Since you last applied for Peace Corps, the medical clearance process has changed significantly. First, applicants no longer receive paper packets in the mail— everything will be conducted through this medical portal. Second, the order of events is slightly different. After being nominated, applicants first go through a preliminary medical screening (Medical Pre-Clearance), and then they are reviewed by the Placement Office for their Invitation. If an applicant receives and accepts an Invitation, their last step is to complete their Final Medical Clearance.
Some applicants with simpler health histories do not have any forms to complete for their Medical Pre-Clearance, so their files move directly to the Placement Office after they are nominated. This is the category that you fall into. At this point, your application has progressed to the Placement Office, and once you accept an Invitation, you will complete your Final Medical Review. You will know to check this portal for your medical tasks because the change in your application status will trigger an automated email to be sent to you. If you have any other questions about the new medical review process, please write again.
Pre-Service Administrative Team
I’m at stage five or six!
January 1, 2013: Submitted my new Peace Corps application.
January 2, 2013: Immediately received an email directing me to the Peace Corps medical portal, where I would need to fill out my medical information.
January 3, 2013: Returning to the medical portal, I submitted my medical information.
January 17, 2013: The first of my references was submitted.
February 14, 2013: Received an email from Peace Corps informing me that my references had been received, but that my peer reference needed to be from a PCV. Additionally, they needed my unofficial transcript from College of the Atlantic to include my GPA- they asked for me to supply these materials within the next ten days.
February 24, 2013: All files were submitted.
March 7, 2013: Contacted via email and told I would be getting contacted by an interviewer soon.
March 11, 2013: Set up interview for Boston on the 21st.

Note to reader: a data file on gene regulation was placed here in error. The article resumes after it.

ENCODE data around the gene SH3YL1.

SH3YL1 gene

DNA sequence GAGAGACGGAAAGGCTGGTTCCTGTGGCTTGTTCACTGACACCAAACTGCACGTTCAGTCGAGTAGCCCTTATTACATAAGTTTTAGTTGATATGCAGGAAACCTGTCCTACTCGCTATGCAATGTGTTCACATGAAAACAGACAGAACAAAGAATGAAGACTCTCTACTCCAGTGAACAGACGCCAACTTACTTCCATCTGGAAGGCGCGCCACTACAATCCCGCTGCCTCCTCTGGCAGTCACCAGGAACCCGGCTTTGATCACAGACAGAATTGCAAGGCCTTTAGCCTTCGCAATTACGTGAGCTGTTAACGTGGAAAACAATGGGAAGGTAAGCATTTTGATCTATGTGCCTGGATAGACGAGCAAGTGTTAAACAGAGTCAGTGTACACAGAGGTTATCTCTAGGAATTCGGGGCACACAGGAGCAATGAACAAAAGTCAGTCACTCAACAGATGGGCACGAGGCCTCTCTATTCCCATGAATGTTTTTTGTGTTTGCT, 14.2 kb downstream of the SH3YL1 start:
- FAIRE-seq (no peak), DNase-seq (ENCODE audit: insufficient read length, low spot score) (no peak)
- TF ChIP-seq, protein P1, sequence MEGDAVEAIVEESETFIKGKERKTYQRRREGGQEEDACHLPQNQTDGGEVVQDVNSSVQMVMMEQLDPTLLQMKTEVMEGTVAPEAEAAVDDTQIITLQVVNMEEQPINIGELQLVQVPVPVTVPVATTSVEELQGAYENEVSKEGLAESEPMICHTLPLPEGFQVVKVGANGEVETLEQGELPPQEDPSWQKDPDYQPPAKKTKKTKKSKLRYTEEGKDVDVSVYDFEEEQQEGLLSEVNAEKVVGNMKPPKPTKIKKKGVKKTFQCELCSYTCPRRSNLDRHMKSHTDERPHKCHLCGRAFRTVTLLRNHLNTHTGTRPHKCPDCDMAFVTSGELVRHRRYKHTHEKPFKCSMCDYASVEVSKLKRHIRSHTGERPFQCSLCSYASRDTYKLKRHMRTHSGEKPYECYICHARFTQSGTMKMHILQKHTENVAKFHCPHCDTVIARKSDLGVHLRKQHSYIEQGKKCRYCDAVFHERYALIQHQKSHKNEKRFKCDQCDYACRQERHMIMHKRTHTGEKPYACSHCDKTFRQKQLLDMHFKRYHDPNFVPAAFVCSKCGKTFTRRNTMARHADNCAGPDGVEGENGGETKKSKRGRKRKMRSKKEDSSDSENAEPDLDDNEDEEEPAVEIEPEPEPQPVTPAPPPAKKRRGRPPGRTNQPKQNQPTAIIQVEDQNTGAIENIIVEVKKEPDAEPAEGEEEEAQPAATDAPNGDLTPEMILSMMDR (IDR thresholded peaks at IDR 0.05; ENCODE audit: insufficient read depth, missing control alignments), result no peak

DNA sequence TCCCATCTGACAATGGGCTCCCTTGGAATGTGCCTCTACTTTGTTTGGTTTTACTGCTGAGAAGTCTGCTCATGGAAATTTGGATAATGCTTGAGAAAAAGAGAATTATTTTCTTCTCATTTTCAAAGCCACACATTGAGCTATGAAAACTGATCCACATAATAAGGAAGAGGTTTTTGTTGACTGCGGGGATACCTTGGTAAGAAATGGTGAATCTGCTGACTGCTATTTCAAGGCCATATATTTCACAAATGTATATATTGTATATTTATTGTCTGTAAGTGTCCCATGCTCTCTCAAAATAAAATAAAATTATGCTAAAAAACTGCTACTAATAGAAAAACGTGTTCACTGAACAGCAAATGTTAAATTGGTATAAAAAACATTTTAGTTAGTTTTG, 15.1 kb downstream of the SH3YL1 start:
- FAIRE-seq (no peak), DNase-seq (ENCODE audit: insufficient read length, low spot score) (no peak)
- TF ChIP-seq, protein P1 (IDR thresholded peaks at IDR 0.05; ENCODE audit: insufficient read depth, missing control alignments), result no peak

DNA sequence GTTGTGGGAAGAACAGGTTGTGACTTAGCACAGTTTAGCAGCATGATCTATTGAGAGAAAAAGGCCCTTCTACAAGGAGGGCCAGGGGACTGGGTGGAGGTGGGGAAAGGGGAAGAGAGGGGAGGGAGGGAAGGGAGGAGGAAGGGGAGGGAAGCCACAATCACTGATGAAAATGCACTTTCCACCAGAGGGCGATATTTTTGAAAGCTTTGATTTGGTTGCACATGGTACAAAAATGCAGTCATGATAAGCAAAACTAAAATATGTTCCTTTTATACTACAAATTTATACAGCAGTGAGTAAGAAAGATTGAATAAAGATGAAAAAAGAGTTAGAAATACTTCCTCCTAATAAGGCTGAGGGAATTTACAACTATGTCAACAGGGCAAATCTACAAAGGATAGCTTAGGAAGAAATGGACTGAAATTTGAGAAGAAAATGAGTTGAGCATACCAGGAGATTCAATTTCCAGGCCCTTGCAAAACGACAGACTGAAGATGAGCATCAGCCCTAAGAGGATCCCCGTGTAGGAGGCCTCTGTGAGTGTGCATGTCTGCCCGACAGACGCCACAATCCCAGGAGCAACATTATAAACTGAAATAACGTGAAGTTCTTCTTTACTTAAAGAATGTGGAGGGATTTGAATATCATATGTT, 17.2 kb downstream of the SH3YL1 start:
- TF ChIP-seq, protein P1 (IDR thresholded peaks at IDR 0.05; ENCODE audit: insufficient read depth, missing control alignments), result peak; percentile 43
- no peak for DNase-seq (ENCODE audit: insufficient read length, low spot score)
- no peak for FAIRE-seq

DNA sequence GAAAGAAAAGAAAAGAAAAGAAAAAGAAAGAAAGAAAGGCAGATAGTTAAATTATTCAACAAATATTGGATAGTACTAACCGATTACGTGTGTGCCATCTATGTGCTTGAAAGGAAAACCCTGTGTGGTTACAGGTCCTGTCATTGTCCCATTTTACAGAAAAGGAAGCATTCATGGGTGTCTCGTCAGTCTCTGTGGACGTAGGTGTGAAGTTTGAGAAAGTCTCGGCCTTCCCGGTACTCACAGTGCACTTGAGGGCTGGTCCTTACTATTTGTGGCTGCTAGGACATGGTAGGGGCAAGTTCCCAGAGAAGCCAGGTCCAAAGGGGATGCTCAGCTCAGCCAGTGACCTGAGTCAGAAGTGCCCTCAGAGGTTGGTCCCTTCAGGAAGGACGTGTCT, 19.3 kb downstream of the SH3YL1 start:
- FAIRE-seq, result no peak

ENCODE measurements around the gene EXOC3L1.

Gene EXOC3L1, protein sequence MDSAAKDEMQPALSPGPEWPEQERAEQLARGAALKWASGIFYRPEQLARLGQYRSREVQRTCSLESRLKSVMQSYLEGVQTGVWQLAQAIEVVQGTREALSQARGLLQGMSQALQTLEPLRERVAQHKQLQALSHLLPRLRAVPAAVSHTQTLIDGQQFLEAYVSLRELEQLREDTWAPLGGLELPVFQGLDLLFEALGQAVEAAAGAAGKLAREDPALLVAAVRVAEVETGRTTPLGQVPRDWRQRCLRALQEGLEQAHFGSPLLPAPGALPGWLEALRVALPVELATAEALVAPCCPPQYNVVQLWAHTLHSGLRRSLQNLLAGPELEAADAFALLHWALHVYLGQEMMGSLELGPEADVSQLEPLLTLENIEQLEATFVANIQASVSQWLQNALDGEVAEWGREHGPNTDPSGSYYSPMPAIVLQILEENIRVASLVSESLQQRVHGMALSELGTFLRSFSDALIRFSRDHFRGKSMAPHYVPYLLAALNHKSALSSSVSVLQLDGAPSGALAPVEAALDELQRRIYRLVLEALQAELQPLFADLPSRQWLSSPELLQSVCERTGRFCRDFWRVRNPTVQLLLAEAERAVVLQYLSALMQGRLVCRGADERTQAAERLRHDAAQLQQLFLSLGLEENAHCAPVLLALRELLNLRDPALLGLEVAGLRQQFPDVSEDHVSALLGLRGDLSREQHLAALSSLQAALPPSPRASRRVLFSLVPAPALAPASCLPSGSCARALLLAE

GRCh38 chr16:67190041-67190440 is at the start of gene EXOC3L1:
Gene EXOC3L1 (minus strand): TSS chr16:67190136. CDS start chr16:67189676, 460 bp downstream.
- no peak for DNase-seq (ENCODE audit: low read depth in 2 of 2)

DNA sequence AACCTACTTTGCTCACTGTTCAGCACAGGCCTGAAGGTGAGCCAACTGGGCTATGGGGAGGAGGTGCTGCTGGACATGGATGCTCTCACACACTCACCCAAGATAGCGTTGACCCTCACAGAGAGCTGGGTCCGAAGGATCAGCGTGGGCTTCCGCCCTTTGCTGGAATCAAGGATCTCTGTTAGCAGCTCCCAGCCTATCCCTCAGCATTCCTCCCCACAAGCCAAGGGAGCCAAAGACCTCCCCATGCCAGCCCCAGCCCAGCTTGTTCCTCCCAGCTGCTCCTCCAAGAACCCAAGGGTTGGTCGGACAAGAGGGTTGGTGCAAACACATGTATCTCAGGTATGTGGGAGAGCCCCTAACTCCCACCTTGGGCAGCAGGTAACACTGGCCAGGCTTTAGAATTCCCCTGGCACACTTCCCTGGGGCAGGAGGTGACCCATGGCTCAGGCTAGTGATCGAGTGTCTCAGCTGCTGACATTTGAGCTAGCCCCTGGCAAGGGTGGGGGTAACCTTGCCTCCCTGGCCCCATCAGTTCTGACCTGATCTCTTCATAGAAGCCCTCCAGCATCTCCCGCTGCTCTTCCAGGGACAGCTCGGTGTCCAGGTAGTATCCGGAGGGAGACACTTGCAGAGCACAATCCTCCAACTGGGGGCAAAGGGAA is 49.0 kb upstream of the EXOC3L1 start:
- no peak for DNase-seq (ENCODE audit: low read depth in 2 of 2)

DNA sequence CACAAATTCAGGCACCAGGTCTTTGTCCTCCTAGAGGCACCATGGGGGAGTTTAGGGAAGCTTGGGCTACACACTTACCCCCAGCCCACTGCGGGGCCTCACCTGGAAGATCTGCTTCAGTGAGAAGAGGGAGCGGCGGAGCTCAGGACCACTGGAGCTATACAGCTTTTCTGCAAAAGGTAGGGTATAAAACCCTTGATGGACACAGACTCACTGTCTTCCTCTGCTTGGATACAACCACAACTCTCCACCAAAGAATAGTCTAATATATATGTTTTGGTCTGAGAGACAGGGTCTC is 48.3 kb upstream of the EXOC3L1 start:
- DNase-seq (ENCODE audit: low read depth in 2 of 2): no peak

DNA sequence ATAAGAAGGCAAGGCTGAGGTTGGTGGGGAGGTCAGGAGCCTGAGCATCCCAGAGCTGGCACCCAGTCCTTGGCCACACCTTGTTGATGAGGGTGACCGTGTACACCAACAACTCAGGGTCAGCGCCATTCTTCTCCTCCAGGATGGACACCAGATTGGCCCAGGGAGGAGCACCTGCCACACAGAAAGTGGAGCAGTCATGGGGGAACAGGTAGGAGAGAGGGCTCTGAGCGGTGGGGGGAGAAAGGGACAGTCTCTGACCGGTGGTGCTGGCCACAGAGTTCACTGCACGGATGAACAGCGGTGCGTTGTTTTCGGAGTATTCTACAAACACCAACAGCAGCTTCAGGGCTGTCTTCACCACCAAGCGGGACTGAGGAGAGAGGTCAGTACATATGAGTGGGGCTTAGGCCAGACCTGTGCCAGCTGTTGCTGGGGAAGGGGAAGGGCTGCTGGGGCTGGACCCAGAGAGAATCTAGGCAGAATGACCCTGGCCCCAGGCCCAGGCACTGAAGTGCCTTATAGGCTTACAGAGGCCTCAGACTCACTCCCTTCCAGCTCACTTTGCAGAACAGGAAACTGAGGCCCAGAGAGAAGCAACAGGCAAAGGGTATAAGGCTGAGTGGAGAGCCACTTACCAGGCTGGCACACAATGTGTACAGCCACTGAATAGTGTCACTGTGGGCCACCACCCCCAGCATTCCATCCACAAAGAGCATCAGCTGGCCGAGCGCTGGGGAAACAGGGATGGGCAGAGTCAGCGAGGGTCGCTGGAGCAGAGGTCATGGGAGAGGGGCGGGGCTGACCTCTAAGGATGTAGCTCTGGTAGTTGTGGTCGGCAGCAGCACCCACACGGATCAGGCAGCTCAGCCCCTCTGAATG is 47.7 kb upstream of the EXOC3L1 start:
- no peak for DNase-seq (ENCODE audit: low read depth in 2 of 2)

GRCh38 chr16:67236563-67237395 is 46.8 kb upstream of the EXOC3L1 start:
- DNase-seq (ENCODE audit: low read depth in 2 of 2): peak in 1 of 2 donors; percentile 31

March 21, 2013: Had interview in Boston. My interviewer told me it’d be a week or so before I heard either way.
March 22, 2013: Peace Corps updated my status to “interviewed”.
In two days it will have been a year since I left Rwanda, and it took me that long to finish updating my blog to chronicle my experiences. To be perfectly honest, it was a really surreal experience, going back and typing up my old hand-written entries. I remember every detail so vividly- including details, moments, and scenes that I did not elect to write about. It has been a swirling blend of memory, nostalgia; joy and pain. Reliving the happy times was one matter, reliving the end was much more difficult.
Reading over all of my old experiences, I have been reflecting on my service, and while I feel like my service was successful and impactful, I feel like I could have done more. I could have been a more effective PCV, and being robbed of my second year took away my chance to prove that. I had been meeting with other teachers, gaining support for the secondary projects I wanted to begin, and was just getting started with the Judges program… there was energy and vision building, but my departure got in the way.
Since my COS, I have begun graduate studies at College of the Atlantic, where I am focusing on African Studies and Education. In the two terms I have already undertaken, I have learned a lot more about education and techniques for implementing it within a developing country context. I have also recently given a Third Goal presentation to interested people within my college’s community (during Peace Corps Week 2013), in which I talked about some of the triumphs and challenges of teaching in post-genocide Rwanda. I have grown a lot since my service, and I feel that I could be a better PCV if I should serve again. And you know what? I’m going to apply again- my intentions and goals have not changed, and I know I could be a great PCV if I was given another chance to serve. I want a chance to prove myself, and a chance to wage peace in a foreign land. I want to experience the toughest job I’ll ever love [one more time].
Views from Kagogo